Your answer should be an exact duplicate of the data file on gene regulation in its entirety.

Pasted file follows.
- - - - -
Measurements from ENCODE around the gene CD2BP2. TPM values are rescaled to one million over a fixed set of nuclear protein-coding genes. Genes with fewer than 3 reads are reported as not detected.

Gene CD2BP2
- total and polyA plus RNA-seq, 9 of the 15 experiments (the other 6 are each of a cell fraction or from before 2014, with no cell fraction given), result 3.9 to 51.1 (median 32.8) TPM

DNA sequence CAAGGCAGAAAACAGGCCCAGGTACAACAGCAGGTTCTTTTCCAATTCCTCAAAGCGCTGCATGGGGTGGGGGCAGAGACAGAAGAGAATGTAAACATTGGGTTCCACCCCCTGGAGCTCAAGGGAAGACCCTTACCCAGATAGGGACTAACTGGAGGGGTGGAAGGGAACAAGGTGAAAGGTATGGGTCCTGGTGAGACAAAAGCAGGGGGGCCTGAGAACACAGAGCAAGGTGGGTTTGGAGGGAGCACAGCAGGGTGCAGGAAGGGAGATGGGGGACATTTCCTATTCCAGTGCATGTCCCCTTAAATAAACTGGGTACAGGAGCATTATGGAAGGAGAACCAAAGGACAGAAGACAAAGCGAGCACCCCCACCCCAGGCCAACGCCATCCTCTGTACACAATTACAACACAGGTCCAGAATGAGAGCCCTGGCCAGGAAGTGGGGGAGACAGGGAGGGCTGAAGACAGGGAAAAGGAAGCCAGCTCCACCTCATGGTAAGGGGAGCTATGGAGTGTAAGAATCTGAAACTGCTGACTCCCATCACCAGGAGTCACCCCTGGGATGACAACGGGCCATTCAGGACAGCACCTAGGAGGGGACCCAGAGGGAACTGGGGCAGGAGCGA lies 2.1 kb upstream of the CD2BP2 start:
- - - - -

Measurements from ENCODE around the gene CD2BP2. TPM values are rescaled to one million over a fixed set of nuclear protein-coding genes. Genes with fewer than 3 reads are reported as not detected.

Gene CD2BP2
- total and polyA plus RNA-seq, 9 of the 15 experiments (the other 6 are each of a cell fraction or from before 2014, with no cell fraction given), result 3.9 to 51.1 (median 32.8) TPM

DNA sequence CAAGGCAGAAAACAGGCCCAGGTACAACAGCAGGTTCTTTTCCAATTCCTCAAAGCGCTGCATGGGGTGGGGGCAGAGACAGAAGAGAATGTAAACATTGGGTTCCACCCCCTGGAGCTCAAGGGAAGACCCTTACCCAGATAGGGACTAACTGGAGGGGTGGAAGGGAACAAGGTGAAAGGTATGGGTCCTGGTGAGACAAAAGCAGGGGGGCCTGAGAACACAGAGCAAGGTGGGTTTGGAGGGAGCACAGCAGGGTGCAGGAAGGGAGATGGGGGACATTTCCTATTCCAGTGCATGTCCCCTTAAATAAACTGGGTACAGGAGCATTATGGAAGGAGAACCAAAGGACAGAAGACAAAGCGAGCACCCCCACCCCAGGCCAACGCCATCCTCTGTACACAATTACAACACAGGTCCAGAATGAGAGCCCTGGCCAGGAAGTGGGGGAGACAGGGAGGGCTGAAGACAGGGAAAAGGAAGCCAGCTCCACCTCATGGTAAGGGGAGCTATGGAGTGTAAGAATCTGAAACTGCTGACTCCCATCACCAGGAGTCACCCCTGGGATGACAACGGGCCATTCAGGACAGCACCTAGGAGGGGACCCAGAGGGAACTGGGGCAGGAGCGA lies 2.1 kb upstream of the CD2BP2 start: